Ivy belongs to a plant family called the Araliaceae. My copy of "The Families of Flowering Plants" by John Hutchinson, published in 1959, suggests the family has 250-260 members; more recent floras put the number at around 1500 species. This is partly because studies in tropical rain forests (it is largely a tropical and subtropical family) have led to the discovery of many new species. But it also reflects the fact that the parameters for defining the family are far from clear and it is likely that, as the genetics of the family are unravelled, the figure could change drastically again.
Ivy, our sole member of the family, is Hedera helix. I assume that this suggests that the plant stems form a helix as they grow upwards in the manner of runner beans, but I have rarely seen them adopt a helical habit. The species is found throughout Britain and from Norway across to Iran but is absent from Russia.
|Ivy scrambling across the woodland floor.|
Byfield Pocket Park, 15 November, 2013
So, what can be said in its favour? It is reasonably hardy though not bone-hardy; it will flourish in dry and gloomy conditions where little else can survive and it has some attractive forms with bright yellow variations of the leaves. So much for its gardening merits. What of relationship with other wildlife? A song dating from 1943 called Mairzy Dotes tells us that:
Mares eat oats and does eat oats
And little lambs eat ivy.
In fact the plant is occasionally browsed by deer and cattle and has been used as emergency fodder over many centuries. Only one insect (Dasineura keifferi) forms galls on the developing flower buds and although caterpillars of the Holly Blue butterfly will feed on the foliage, as far as I am aware not one insect mines the leaves. For such a widespread plant this is a remarkably low usage. However, that is not the whole story.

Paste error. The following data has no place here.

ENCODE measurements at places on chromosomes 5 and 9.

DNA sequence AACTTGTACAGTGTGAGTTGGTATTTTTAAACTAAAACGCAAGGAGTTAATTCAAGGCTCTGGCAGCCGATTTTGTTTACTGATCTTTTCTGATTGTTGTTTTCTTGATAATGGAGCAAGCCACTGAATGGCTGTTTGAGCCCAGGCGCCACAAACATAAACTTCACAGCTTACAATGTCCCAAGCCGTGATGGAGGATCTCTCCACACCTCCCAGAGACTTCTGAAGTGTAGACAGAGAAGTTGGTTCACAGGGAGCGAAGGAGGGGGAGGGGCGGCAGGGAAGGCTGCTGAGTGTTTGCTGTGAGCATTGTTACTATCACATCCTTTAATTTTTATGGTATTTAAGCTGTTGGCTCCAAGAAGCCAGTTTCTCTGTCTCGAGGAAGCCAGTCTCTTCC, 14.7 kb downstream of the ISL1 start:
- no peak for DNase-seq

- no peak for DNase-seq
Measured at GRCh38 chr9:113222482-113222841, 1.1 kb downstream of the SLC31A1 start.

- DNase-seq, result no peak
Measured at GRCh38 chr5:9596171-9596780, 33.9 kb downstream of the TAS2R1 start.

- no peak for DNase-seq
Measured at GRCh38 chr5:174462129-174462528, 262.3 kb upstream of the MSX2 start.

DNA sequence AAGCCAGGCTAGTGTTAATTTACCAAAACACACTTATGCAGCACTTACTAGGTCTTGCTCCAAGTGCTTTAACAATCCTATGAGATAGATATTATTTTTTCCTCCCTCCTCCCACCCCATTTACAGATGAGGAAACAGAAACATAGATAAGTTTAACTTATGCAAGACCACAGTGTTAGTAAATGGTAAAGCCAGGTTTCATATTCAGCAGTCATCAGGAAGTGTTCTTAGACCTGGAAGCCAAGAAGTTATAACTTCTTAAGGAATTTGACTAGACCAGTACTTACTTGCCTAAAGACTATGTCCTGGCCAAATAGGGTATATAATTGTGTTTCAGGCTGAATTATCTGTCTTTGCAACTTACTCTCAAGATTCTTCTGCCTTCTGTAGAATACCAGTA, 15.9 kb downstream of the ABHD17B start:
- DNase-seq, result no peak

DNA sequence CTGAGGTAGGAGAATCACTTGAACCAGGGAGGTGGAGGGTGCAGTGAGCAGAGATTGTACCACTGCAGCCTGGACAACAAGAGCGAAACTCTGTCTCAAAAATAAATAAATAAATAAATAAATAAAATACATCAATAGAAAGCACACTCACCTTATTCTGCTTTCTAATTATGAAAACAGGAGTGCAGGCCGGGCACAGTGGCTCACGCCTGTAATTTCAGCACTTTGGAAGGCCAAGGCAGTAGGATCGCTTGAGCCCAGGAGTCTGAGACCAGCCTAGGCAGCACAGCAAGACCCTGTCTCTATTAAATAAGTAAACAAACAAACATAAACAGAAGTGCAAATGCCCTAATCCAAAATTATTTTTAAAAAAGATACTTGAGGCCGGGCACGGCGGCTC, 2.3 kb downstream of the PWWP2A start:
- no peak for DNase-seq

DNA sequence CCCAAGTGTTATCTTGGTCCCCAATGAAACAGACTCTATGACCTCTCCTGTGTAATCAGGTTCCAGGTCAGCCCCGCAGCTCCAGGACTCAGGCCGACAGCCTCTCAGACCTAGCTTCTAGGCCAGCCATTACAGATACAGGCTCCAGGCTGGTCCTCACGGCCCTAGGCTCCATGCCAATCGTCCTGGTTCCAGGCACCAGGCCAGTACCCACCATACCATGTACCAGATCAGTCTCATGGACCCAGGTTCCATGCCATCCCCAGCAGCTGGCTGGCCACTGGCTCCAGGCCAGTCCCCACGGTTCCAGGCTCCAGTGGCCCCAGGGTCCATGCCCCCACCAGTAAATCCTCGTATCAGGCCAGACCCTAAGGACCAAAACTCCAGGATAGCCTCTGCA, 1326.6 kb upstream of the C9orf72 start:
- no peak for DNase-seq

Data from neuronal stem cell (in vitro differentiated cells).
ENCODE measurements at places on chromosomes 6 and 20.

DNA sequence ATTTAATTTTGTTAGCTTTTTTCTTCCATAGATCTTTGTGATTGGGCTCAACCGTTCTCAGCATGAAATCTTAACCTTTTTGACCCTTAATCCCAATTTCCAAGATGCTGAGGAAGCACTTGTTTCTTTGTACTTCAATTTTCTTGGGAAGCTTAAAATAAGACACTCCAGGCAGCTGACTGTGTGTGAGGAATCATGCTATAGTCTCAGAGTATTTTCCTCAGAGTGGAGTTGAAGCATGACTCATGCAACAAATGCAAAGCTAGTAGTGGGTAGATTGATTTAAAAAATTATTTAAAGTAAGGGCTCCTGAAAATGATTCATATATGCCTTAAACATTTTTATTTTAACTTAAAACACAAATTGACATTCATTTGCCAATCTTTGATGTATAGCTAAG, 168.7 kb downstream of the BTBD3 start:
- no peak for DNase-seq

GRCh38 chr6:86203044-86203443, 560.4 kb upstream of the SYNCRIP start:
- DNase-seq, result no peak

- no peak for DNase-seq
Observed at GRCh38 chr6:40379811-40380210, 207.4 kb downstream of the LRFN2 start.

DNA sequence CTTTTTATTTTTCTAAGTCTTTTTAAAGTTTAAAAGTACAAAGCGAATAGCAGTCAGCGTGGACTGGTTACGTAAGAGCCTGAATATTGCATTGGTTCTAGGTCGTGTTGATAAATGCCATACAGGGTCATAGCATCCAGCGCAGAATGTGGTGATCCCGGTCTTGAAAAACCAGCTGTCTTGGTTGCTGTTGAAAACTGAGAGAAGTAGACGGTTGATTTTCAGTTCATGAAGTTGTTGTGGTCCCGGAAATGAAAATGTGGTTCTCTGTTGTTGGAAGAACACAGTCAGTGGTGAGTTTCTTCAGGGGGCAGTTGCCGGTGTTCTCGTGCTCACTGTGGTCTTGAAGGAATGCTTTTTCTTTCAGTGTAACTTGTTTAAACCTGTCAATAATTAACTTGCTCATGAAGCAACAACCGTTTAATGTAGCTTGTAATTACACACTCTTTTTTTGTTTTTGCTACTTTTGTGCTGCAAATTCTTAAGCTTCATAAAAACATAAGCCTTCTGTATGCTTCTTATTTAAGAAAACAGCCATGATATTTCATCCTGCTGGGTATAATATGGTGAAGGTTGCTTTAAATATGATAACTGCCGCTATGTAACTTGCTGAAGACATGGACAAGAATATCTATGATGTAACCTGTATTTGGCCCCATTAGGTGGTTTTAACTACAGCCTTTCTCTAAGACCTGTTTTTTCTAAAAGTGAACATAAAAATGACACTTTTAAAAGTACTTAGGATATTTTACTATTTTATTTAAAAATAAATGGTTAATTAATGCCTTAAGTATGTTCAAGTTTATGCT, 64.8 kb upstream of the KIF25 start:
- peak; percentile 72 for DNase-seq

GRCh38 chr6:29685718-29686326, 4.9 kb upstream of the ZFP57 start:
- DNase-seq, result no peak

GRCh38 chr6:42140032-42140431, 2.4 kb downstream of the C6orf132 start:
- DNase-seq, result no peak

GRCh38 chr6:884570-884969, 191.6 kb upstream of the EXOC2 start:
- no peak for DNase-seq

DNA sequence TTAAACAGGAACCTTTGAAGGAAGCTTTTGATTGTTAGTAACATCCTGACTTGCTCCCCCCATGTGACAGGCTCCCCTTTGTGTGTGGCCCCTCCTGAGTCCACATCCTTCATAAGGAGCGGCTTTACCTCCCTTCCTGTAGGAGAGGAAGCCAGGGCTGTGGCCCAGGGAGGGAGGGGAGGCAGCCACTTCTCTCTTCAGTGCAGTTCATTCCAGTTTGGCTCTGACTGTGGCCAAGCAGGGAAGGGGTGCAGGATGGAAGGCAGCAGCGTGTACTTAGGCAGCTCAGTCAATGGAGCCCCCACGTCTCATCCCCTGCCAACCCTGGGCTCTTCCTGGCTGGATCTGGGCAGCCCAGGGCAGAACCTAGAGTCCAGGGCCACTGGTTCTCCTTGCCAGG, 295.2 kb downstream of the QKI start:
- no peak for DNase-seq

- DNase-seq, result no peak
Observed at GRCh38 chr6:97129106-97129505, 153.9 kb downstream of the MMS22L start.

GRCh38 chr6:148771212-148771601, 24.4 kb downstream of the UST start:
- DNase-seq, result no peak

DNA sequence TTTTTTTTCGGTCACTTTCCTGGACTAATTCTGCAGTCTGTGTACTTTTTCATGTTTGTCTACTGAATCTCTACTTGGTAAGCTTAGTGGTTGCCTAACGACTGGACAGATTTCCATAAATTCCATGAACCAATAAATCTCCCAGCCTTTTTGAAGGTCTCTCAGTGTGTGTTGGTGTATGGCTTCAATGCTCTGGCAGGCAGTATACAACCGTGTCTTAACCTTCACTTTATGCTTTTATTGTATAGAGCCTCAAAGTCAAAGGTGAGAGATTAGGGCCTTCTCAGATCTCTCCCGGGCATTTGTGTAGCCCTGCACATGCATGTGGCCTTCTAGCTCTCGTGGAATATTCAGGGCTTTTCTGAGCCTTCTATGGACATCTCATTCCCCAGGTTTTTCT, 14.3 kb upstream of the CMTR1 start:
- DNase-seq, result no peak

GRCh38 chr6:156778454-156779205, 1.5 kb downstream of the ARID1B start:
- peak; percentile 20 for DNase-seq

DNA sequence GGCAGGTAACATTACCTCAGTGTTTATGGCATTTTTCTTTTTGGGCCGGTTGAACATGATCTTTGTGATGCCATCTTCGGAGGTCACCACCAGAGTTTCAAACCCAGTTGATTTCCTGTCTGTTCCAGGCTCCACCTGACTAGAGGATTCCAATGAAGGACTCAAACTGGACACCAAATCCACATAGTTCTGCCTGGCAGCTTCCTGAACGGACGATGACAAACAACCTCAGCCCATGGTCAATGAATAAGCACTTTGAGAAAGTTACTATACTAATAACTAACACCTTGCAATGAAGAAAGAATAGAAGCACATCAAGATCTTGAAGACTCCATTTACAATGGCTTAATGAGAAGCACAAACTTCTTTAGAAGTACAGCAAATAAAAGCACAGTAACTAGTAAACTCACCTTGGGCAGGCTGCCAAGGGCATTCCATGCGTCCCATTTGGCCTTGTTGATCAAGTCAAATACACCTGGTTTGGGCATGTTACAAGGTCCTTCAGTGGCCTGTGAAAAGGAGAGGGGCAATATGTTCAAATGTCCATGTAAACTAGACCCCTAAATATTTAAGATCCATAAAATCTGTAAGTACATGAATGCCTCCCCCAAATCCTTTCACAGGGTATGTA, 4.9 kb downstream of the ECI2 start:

|A calliphorid fly feeding on ivy nectar.|
Byfield Pocket Park. 15 November, 2013
Ivy begins to flower in mid August and at the time of writing is still in flower in our village pocket park. The flowers are dioecious, that is, there are separate male and female flowers. In the third photograph the male flowers can be clearly seen beside the now-fruiting females. These flowers provide a copious supply of nectar and are besieged by many insects including hover flies, bees and even today (15 November) wasps were gorging on this energy-rich liquid.
When Shelley, in his poem "Poet's Dream", wrote of "The yellow bees in the ivy bloom" * he was writing of something which must have been going on for, probably, millions of years. The flowers eventually lead to fruit which slowly ripen to be available to birds as the year draws to a close. Even now, with some branches bearing flowers, others bear almost-ripe berries. It is a clever strategy because, in late winter, hungry birds will gorge on these fruit, ensuring widespread dispersal of the seeds via their droppings.
|Ivy with ripening fruit. Byfield Pocket Park|
15 November, 2013
So, a pest or an asset to the countryside? As with so many questions of this type, it is a matter of opinion but during recent decades ivy seems, over many areas, to be getting out of control. Perhaps we should return to using it as fodder.
* In this year of Benjamin Britten's birth centenary I should mention that he set this poem beautifully for tenor voice in his "Nocturne", opus 60)